With a background in social work, psychology, and health care, Connie Goodman-Milone has become a valued member of the medical writing community. She started as a freelance writer in Philadelphia, Pa., in 1987, and moved to New York City in 1989. She now lends her knowledge to freelance pieces in Miami, Fla., and to “The Bereavement Poetry Project,” which she has co-authored since 2016. Some of her other recent publications include “Healthy Stories,” “Vitas Vital Signs,” “The Grief Observer,” and “Today’s Caregiver.” She was a contributing writer for the Miami Herald from 2002 to 2017, and in 2017, she served as the director of community relations for the South Florida Writers Association.
Ms. Goodman-Milone prepared for her endeavors by earning a Bachelor of Arts in psychology from The George Washington University in 1985 and a Master of Social Work from Barry University in 1999. She also garnered experience as a social work intern in the Miami Veterans Healthcare System through the United States Department of Veterans Affairs. To connect with her peers, Ms. Goodman-Milone joined prominent organizations like the National Writers Union, the Florida State Poets Association, the National Association of Social Workers, and the National Association for Poetry Therapy.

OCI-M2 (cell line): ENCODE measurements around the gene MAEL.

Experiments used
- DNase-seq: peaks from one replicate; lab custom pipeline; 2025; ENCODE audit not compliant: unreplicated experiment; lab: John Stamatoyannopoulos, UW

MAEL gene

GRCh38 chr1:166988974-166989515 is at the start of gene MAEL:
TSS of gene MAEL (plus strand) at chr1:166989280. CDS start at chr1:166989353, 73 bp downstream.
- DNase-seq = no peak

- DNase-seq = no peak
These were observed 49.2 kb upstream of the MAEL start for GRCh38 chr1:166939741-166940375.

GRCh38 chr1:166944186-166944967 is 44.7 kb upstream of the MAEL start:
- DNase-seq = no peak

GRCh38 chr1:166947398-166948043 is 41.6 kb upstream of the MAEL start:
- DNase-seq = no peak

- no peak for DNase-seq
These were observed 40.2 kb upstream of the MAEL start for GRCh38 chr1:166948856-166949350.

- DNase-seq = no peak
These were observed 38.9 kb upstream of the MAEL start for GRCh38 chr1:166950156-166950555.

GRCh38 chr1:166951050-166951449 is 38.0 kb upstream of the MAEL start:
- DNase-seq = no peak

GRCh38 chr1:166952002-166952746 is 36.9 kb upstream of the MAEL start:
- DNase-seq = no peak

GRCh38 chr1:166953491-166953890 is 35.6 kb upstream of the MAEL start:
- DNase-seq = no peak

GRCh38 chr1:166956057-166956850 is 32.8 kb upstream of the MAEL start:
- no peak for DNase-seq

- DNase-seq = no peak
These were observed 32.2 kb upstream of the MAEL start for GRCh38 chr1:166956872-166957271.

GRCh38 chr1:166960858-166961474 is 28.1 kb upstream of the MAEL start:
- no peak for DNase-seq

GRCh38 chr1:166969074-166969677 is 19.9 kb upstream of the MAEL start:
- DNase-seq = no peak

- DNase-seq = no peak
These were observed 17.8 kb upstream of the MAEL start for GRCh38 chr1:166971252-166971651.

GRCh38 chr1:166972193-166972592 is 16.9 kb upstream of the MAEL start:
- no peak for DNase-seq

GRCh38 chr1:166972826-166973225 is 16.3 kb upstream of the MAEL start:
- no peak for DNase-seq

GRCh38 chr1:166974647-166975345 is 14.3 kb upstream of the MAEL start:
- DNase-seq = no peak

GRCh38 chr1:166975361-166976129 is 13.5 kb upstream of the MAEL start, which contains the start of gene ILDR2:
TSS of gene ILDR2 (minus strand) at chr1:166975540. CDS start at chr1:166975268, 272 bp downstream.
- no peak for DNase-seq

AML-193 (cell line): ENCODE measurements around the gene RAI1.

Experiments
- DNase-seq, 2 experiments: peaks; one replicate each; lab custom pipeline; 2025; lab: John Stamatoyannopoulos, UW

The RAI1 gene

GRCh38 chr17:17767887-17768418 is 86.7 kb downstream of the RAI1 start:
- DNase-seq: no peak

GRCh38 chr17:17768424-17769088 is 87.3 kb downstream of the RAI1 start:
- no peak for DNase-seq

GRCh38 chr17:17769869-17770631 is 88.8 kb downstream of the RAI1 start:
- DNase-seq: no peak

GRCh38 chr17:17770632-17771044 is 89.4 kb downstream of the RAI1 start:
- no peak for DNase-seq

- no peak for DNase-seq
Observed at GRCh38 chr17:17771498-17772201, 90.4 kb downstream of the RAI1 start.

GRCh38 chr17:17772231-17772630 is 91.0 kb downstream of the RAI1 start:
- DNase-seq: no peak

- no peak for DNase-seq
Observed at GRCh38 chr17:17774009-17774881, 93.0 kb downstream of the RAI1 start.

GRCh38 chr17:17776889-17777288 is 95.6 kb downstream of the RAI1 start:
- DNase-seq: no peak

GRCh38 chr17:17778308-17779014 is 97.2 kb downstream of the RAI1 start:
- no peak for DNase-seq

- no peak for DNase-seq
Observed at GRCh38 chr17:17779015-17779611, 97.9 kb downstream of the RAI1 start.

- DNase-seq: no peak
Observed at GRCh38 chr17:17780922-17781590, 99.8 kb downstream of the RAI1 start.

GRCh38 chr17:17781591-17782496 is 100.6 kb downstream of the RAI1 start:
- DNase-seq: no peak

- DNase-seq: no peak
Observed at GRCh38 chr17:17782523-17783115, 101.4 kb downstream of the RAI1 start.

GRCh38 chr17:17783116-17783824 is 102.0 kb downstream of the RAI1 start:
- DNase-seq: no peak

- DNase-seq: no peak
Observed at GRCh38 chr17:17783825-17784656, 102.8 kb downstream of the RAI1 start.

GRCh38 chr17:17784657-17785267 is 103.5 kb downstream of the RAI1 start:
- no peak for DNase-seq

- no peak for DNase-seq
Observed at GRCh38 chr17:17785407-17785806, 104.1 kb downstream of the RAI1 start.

EDUCATION | Writing
Fueled by her love for language and literature, Barbara Mujica spent more than five decades writing, teaching, and sharing her passion. She started as an instructor of French at the University of California, Los Angeles in 1963, but left after a year to become an associate editor of modern languages for Harcourt Brace Jovanovich, now Houghton Mifflin Harcourt. In 1973, Dr. Mujica joined The City University of New York as an assistant professor of romance languages and as an instructor, and in 1974, she joined Georgetown University as a professor of Spanish. She initiated the Student Veterans Association at the latter school, and retired in 2017 happy to leave with the security that the program will be there for veterans.